There is absolutely no treatment necessary for water if you are using it for irrigation, toilet flushing, or car washing. To use it inside as any kind of cleaning agent or use with human contact does require further considerations. The treating of rainwater really doesn't require much unless you are wanting to drink or cook with it. I don't think we will ever get to the point where our water is being used for direct consumption (however, I also never thought I would refill the back of my toilet after every flush as well). Two things need to be considered 1) the presence of bacteria or algae which could make you sick 2) heavy metals or pollution run-off from the rain collection sight. You can pay for an fancy (and expensive) water test, but ultimately don't need to if you know even a little bit about where you are collecting the water.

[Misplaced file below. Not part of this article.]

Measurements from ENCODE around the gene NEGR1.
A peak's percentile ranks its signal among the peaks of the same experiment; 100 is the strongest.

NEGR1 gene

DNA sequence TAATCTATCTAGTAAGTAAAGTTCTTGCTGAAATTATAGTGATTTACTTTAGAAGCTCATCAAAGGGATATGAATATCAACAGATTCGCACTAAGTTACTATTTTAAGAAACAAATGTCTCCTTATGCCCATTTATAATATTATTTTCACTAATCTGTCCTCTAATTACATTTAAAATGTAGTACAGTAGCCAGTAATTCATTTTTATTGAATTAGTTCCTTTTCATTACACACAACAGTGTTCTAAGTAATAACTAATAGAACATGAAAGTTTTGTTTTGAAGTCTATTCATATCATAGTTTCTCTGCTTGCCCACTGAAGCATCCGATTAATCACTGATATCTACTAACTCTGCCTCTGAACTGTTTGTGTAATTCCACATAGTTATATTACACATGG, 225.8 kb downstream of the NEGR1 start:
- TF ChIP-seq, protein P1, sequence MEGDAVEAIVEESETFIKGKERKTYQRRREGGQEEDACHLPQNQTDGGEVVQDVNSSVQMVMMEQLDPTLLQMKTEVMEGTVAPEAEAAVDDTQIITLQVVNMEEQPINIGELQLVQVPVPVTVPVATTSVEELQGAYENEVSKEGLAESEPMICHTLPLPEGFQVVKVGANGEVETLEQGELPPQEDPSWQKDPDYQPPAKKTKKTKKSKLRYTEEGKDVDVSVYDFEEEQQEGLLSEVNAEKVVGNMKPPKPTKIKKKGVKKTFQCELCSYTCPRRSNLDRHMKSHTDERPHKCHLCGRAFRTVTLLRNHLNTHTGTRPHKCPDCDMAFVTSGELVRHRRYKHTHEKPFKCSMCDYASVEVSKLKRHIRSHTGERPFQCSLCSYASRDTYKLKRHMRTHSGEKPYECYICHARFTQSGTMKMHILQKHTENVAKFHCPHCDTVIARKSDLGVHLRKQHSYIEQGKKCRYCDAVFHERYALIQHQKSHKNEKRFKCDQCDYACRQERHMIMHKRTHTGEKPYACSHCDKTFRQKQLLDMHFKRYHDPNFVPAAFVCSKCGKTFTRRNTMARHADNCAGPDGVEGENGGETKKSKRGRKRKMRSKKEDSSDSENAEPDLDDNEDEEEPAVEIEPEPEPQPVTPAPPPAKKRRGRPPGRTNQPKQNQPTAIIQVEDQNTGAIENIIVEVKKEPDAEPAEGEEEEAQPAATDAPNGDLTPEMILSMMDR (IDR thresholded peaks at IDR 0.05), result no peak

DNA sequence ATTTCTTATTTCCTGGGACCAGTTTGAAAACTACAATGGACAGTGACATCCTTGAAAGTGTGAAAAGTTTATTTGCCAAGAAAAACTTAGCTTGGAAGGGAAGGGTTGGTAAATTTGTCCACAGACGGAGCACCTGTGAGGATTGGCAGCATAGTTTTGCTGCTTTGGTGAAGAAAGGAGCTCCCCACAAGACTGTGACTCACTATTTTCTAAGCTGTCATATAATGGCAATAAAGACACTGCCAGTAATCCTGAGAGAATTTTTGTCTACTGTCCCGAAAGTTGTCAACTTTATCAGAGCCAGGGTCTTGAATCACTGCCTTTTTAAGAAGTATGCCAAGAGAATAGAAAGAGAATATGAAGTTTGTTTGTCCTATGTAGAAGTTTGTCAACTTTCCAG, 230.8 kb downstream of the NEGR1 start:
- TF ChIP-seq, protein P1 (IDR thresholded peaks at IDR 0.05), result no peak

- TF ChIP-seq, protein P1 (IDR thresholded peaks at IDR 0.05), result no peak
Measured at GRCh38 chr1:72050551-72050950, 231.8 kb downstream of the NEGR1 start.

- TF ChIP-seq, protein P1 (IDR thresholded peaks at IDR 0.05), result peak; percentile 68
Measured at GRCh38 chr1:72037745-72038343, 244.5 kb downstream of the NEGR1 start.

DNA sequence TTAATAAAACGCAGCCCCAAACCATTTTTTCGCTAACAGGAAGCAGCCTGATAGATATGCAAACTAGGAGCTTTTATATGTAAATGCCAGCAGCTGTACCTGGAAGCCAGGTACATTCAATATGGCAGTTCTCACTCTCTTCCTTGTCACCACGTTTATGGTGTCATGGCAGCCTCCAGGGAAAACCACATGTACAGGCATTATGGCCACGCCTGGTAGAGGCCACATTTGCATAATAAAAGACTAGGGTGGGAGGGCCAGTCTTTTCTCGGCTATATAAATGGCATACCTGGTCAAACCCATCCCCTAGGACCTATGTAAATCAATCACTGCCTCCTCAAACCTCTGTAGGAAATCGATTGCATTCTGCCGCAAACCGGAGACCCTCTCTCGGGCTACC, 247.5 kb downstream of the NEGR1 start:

Living in an older house, both of these were concerns for us. The only portion of our roof which runs into our rain barrels is from our porch. The old fiberglass/asbestos sheeting which covered the porch has been swapped out for high impact plastic alleviating the worry of harmful chemical runoff from the sheeting. We have not replaced the gutter, however. This leaves some heavy metals as a possibility in our rainwater.

Secondly, the plastic we now use to cover our porch is clear and allows us to see the amount of accumulation of bird droppings, air pollution, or mold which might be growing. We get significant enough amounts of rain and the surface has a large enough slant, that it is fairly self cleaning.